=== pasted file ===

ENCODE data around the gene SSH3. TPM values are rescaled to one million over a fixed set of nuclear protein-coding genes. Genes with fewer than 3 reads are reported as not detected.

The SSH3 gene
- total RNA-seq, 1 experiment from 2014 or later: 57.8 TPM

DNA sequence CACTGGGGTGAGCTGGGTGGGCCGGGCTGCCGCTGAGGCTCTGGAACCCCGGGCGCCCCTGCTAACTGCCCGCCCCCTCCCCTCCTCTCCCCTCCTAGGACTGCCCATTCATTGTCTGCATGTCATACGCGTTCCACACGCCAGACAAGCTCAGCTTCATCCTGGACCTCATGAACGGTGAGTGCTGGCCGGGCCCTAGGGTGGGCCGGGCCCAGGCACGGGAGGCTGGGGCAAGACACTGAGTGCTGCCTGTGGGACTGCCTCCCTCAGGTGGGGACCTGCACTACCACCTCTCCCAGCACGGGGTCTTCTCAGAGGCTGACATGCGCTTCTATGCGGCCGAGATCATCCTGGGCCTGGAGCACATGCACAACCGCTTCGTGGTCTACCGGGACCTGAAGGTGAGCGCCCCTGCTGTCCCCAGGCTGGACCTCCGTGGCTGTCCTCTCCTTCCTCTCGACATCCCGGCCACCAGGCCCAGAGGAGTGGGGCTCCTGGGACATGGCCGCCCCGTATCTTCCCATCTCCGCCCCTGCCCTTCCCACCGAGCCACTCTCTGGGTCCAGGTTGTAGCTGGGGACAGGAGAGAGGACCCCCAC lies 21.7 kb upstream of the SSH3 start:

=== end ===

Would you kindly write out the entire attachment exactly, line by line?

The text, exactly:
ENCODE data around the gene SSH3. TPM values are rescaled to one million over a fixed set of nuclear protein-coding genes. Genes with fewer than 3 reads are reported as not detected.

The SSH3 gene
- total RNA-seq, 1 experiment from 2014 or later: 57.8 TPM

DNA sequence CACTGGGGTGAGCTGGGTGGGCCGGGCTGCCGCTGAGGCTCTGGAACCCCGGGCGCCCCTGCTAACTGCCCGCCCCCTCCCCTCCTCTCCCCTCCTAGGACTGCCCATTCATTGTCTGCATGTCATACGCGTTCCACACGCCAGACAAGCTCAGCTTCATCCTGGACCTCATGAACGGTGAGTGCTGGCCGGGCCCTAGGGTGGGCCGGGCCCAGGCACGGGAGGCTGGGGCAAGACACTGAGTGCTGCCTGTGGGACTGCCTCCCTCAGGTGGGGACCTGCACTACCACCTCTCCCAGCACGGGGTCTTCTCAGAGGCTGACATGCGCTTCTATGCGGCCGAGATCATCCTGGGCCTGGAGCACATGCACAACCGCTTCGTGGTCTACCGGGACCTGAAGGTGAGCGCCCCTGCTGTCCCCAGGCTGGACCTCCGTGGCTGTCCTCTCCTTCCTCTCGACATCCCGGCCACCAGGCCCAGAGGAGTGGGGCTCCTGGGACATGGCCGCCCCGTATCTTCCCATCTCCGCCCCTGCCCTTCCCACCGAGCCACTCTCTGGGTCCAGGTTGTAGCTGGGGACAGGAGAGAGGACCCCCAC lies 21.7 kb upstream of the SSH3 start: